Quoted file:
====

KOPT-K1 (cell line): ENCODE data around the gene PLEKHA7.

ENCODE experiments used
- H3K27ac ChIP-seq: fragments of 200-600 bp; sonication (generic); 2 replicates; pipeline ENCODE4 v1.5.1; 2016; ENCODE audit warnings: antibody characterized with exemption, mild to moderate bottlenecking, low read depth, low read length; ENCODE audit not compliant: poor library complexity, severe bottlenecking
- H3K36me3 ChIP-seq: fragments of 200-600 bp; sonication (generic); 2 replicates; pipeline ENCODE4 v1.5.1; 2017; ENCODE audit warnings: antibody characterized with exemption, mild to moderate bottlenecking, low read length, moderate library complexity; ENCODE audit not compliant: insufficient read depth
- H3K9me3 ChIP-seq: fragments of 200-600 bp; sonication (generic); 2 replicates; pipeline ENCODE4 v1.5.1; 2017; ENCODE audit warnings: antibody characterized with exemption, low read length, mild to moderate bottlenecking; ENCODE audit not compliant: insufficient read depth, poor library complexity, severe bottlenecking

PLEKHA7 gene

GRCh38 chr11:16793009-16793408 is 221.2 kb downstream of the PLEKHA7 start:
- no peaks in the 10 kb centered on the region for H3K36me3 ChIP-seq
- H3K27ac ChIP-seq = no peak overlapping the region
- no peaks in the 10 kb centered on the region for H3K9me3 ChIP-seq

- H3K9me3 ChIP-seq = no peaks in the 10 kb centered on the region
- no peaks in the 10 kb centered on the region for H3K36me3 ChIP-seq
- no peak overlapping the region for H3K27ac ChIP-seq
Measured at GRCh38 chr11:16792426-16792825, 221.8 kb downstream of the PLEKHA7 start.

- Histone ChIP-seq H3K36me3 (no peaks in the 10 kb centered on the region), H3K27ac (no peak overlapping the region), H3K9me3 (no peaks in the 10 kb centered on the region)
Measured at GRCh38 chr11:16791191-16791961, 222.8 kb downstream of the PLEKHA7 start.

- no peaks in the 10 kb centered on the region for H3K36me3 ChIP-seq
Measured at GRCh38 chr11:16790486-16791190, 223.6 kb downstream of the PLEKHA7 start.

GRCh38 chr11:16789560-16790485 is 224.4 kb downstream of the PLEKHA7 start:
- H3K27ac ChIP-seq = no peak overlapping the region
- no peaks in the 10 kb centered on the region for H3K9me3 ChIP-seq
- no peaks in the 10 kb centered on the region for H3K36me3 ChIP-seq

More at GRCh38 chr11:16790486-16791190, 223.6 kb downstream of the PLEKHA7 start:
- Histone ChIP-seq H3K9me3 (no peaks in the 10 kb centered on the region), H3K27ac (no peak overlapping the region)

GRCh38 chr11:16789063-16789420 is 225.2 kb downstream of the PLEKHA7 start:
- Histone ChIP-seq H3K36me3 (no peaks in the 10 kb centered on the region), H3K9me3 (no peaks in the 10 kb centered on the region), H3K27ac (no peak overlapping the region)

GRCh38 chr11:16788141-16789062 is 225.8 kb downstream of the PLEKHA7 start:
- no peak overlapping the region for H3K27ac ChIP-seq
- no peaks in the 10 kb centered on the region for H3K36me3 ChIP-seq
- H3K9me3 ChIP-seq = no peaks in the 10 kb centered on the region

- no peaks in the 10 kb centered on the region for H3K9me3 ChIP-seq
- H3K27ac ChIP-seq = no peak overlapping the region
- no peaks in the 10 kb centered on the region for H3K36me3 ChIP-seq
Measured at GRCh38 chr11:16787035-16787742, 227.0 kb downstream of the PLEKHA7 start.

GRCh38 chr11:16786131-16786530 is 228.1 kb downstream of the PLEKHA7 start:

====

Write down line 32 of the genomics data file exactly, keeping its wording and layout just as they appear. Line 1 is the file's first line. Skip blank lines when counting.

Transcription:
- H3K27ac ChIP-seq = no peak overlapping the region